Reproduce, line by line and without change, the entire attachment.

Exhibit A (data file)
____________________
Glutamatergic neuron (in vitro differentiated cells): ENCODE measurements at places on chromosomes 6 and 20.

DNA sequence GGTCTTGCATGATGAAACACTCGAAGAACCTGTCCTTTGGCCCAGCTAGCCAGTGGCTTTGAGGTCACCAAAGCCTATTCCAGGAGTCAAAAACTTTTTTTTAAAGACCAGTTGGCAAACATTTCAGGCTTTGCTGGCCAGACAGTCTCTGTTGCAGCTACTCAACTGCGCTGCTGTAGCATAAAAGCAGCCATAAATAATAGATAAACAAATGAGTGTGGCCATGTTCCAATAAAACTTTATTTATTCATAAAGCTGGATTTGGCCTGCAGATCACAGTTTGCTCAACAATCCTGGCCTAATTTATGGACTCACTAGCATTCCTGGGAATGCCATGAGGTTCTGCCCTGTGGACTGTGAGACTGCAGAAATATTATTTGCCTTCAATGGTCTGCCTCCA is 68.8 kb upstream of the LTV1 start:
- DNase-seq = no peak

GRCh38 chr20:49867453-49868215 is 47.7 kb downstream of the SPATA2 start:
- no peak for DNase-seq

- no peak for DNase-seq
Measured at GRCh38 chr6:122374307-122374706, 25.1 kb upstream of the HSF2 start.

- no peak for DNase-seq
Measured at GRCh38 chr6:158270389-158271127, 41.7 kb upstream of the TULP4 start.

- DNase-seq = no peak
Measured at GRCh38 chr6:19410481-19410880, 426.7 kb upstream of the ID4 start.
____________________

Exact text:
Glutamatergic neuron (in vitro differentiated cells): ENCODE measurements at places on chromosomes 6 and 20.

DNA sequence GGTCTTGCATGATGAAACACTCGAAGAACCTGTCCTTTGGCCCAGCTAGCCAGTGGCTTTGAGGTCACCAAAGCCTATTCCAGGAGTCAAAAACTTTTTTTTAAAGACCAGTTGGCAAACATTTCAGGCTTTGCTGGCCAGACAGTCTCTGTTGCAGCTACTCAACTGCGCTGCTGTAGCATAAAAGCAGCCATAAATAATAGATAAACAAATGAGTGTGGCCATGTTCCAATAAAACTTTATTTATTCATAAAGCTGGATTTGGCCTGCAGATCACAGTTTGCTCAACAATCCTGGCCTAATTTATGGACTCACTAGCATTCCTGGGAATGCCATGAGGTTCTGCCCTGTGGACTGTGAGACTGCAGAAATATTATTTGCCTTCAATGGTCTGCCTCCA is 68.8 kb upstream of the LTV1 start:
- DNase-seq = no peak

GRCh38 chr20:49867453-49868215 is 47.7 kb downstream of the SPATA2 start:
- no peak for DNase-seq

- no peak for DNase-seq
Measured at GRCh38 chr6:122374307-122374706, 25.1 kb upstream of the HSF2 start.

- no peak for DNase-seq
Measured at GRCh38 chr6:158270389-158271127, 41.7 kb upstream of the TULP4 start.

- DNase-seq = no peak
Measured at GRCh38 chr6:19410481-19410880, 426.7 kb upstream of the ID4 start.